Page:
An international research study has indicated a massive loss of biodiversity in Germany in the past century.
The team from Martin Luther University Halle-Wittenberg (MLU) analysed multiple local studies including over 1,800 plant species and dating back to between 1927 and 2020.
MLU scientist Dr Ute Jandt said in a statement obtained by Newsflash: “Such time series can provide very valuable information.”
But the researchers were astonished to detect a negative abundance trend for 1,011 of the species, while a positive trend was observed for only 719 of them.
These results indicated that there have been 41 per cent more losers than winners over the last hundred years.
MLU ecologists professor Helge Bruelheide said: “Even more surprising is that the losses were distributed much more evenly.”
Using the Gini coefficient, which measures the inequality among values of a frequency distribution, the researchers discovered that the losses are more evenly distributed among the many losers.
Meanwhile, the gains were concentrated among fewer winner species.
The latter group included plants such as the black cherry and the northern red oak, both of which originated in North America but have now also taken over many forests in Germany.
In addition, the frost-sensitive European holly had gained more and more ground in the course of climate change.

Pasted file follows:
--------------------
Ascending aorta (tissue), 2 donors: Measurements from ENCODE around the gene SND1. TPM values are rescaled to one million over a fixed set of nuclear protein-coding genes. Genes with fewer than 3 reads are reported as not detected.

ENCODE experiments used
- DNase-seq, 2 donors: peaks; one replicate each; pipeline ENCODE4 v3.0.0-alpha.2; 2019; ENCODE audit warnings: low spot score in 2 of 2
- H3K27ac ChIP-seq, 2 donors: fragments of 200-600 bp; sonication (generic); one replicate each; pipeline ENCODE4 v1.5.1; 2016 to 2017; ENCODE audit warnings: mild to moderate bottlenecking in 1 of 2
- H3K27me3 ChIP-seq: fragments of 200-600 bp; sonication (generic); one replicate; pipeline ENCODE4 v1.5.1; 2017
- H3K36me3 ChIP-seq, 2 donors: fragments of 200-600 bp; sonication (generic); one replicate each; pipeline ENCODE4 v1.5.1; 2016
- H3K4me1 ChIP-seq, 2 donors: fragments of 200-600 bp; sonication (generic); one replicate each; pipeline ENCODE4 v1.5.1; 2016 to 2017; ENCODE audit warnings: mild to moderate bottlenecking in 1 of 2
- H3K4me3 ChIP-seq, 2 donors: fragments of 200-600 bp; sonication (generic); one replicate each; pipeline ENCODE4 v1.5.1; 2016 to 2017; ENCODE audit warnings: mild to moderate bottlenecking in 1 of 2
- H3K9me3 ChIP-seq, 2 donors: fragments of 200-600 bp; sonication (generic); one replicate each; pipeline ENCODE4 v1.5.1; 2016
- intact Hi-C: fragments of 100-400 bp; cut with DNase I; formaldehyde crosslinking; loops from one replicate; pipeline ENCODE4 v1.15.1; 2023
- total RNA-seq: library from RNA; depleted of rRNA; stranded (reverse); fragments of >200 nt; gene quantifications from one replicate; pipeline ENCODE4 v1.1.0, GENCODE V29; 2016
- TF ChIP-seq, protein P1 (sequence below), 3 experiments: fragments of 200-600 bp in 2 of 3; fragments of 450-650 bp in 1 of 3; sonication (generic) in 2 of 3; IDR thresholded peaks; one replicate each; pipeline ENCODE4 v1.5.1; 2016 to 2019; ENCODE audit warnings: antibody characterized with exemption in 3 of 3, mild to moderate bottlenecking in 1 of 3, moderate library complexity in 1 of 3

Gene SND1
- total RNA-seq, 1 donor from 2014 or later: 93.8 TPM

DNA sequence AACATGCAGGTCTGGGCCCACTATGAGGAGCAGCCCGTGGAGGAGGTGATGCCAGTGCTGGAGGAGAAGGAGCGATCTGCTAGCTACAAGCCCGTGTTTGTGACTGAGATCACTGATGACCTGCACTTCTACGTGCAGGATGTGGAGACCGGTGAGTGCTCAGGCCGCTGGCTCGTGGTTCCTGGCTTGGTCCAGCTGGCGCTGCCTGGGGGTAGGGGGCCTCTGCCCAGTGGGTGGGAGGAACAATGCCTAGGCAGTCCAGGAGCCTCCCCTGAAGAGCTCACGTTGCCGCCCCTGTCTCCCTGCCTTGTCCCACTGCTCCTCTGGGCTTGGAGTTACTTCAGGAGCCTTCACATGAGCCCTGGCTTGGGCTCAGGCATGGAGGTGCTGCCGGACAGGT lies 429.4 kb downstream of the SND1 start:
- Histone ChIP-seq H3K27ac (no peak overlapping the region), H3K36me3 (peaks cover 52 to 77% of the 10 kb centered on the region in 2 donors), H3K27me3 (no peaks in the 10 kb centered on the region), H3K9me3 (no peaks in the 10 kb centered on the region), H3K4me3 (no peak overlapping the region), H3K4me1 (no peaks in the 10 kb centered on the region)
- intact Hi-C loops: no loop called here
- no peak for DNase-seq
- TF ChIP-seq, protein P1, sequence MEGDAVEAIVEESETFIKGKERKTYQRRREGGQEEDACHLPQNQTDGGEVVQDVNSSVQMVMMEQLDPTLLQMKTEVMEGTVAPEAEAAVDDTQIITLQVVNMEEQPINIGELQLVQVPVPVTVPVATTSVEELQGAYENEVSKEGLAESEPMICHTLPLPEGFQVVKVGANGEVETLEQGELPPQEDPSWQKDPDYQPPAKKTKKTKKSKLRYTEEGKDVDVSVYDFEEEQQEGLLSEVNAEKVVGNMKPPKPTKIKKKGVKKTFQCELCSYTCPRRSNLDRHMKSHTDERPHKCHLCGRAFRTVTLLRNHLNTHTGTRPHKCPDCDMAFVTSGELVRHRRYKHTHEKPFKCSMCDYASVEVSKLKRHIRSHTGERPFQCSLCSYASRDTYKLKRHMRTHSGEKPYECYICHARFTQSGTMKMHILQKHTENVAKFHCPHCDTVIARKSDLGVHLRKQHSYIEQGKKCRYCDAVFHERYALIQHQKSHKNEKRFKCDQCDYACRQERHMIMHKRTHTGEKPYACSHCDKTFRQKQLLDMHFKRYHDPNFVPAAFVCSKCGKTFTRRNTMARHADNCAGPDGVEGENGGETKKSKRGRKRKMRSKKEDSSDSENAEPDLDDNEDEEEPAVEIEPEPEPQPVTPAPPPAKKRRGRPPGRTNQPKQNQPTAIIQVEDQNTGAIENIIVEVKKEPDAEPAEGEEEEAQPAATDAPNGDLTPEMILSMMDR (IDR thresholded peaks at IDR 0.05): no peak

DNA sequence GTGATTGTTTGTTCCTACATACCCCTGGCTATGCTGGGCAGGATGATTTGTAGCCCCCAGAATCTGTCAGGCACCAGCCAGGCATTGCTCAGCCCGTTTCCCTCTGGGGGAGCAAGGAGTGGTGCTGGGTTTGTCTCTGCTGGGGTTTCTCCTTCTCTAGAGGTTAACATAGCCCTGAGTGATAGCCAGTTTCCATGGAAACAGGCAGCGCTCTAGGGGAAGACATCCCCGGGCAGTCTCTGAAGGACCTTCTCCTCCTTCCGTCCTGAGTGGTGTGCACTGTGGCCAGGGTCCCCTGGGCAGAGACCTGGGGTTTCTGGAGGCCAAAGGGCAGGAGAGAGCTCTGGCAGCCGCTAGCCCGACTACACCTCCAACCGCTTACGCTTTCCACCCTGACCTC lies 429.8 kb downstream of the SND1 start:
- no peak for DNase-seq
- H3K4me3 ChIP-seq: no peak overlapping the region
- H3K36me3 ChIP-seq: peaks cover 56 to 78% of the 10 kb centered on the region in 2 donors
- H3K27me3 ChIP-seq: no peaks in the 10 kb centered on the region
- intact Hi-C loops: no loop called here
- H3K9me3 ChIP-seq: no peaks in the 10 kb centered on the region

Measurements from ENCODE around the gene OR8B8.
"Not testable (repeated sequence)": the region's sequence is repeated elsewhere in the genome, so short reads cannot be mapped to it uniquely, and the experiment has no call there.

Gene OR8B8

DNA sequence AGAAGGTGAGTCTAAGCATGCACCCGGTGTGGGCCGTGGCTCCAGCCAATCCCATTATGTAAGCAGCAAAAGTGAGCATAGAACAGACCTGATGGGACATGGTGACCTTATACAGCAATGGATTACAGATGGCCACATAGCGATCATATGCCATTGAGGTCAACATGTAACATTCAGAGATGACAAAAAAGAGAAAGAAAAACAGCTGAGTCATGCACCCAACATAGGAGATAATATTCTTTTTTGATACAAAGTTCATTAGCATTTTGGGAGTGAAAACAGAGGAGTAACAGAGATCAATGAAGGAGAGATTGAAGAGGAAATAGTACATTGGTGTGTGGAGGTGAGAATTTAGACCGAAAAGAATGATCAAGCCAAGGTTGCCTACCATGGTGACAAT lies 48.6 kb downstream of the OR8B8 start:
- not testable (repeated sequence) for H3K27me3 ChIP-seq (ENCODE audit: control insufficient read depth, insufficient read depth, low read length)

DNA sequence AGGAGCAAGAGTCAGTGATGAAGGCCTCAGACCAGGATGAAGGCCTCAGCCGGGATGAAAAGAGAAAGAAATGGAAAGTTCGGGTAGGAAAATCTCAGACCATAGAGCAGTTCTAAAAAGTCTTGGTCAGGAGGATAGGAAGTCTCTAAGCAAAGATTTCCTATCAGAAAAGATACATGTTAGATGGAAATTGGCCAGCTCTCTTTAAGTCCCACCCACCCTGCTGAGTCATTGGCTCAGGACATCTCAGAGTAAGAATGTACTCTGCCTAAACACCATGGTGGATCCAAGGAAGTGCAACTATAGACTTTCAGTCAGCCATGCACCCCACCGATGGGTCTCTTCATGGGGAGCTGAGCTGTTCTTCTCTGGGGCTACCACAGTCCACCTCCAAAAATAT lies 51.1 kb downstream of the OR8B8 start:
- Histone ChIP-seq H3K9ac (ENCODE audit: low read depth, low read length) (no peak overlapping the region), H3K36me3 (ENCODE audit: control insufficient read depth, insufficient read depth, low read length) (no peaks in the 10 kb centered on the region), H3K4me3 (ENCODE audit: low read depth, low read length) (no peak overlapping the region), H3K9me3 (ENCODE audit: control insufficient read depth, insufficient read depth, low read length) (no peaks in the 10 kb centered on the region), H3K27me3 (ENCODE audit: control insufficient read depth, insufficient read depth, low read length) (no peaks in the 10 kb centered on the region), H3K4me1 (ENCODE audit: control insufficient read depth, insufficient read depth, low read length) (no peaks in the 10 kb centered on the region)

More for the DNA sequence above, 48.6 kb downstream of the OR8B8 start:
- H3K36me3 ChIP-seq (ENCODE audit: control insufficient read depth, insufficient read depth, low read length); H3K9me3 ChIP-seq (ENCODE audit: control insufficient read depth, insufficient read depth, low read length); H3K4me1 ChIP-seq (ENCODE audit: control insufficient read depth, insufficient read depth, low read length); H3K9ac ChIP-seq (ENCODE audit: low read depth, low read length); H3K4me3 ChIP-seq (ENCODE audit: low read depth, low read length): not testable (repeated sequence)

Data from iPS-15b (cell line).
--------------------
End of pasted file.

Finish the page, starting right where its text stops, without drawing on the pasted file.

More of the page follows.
Loses in turn include agricultural weeds such as the cornflower, meadow species such as the small scabious, and wetland specialists such as the devil’s-bit.
But according to the scientists, the strongest imbalance between gains and losses occurred between the late 1960s and the early 21st century.
Bruelheide said: “This phase started with the strong intensification of land use.
“Since then, however, there have been successful nature conservation measures that have weakened the still ongoing negative trend to a certain degree.”
The study showed that despite global biodiversity pulsating at an alarming rate, almost no significant decreases in animal and plant species are found on a local base.
Helge Bruelheide said: “However, this doesn’t mean that the developments are not worrying.”
The researchers’ next move will be to collect and evaluate similar datasets to check whether the obtained results also apply to other regions of Earth.
MLU reported: “This uneven distribution of gains and losses can be taken as an early warning sign of biodiversity changes which will ultimately lead to the extinction of species.”
The study was obtained with the help of experts from the German Centre for Integrative Biodiversity Research (iDiv) and the University of Vienna in Austria.
Stefan Dullinger from the University of Vienna reported that the obtained results could also apply to Austria.
He stated: “In large parts of Austria, however, a similar development can be expected over the past 100 years.”
The research paper was published in the British weekly scientific journal “Nature” on Wednesday, 19th October 2022.
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Story By: Georgina Jadikovska, Sub-Editor: Joseph Golder, Agency: Newsflash
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